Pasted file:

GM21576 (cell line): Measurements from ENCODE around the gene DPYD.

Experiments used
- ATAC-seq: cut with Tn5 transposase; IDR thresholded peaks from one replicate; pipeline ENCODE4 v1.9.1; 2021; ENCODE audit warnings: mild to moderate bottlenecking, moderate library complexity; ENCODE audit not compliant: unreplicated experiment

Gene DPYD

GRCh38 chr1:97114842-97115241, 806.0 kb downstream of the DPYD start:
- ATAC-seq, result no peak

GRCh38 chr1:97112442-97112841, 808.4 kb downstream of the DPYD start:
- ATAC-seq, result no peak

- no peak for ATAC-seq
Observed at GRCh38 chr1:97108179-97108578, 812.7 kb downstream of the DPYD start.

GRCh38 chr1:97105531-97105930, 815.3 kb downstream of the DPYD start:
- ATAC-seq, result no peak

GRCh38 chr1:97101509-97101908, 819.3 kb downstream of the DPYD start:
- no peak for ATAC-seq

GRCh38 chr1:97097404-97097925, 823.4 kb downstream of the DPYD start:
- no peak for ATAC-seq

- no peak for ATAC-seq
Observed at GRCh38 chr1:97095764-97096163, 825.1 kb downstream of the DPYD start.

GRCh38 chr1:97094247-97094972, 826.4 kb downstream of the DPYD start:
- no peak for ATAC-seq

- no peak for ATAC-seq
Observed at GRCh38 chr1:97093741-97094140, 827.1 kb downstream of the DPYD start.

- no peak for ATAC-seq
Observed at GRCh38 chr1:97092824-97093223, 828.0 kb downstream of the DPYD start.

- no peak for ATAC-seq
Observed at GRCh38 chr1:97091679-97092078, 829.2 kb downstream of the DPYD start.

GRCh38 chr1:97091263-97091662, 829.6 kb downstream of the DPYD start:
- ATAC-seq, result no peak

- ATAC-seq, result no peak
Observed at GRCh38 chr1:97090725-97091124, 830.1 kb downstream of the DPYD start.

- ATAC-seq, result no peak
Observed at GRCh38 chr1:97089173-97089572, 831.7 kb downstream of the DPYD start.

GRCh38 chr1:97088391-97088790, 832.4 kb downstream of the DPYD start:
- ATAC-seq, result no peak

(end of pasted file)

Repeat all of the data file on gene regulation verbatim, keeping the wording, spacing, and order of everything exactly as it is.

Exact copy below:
GM21576 (cell line): Measurements from ENCODE around the gene DPYD.

Experiments used
- ATAC-seq: cut with Tn5 transposase; IDR thresholded peaks from one replicate; pipeline ENCODE4 v1.9.1; 2021; ENCODE audit warnings: mild to moderate bottlenecking, moderate library complexity; ENCODE audit not compliant: unreplicated experiment

Gene DPYD

GRCh38 chr1:97114842-97115241, 806.0 kb downstream of the DPYD start:
- ATAC-seq, result no peak

GRCh38 chr1:97112442-97112841, 808.4 kb downstream of the DPYD start:
- ATAC-seq, result no peak

- no peak for ATAC-seq
Observed at GRCh38 chr1:97108179-97108578, 812.7 kb downstream of the DPYD start.

GRCh38 chr1:97105531-97105930, 815.3 kb downstream of the DPYD start:
- ATAC-seq, result no peak

GRCh38 chr1:97101509-97101908, 819.3 kb downstream of the DPYD start:
- no peak for ATAC-seq

GRCh38 chr1:97097404-97097925, 823.4 kb downstream of the DPYD start:
- no peak for ATAC-seq

- no peak for ATAC-seq
Observed at GRCh38 chr1:97095764-97096163, 825.1 kb downstream of the DPYD start.

GRCh38 chr1:97094247-97094972, 826.4 kb downstream of the DPYD start:
- no peak for ATAC-seq

- no peak for ATAC-seq
Observed at GRCh38 chr1:97093741-97094140, 827.1 kb downstream of the DPYD start.

- no peak for ATAC-seq
Observed at GRCh38 chr1:97092824-97093223, 828.0 kb downstream of the DPYD start.

- no peak for ATAC-seq
Observed at GRCh38 chr1:97091679-97092078, 829.2 kb downstream of the DPYD start.

GRCh38 chr1:97091263-97091662, 829.6 kb downstream of the DPYD start:
- ATAC-seq, result no peak

- ATAC-seq, result no peak
Observed at GRCh38 chr1:97090725-97091124, 830.1 kb downstream of the DPYD start.

- ATAC-seq, result no peak
Observed at GRCh38 chr1:97089173-97089572, 831.7 kb downstream of the DPYD start.

GRCh38 chr1:97088391-97088790, 832.4 kb downstream of the DPYD start:
- ATAC-seq, result no peak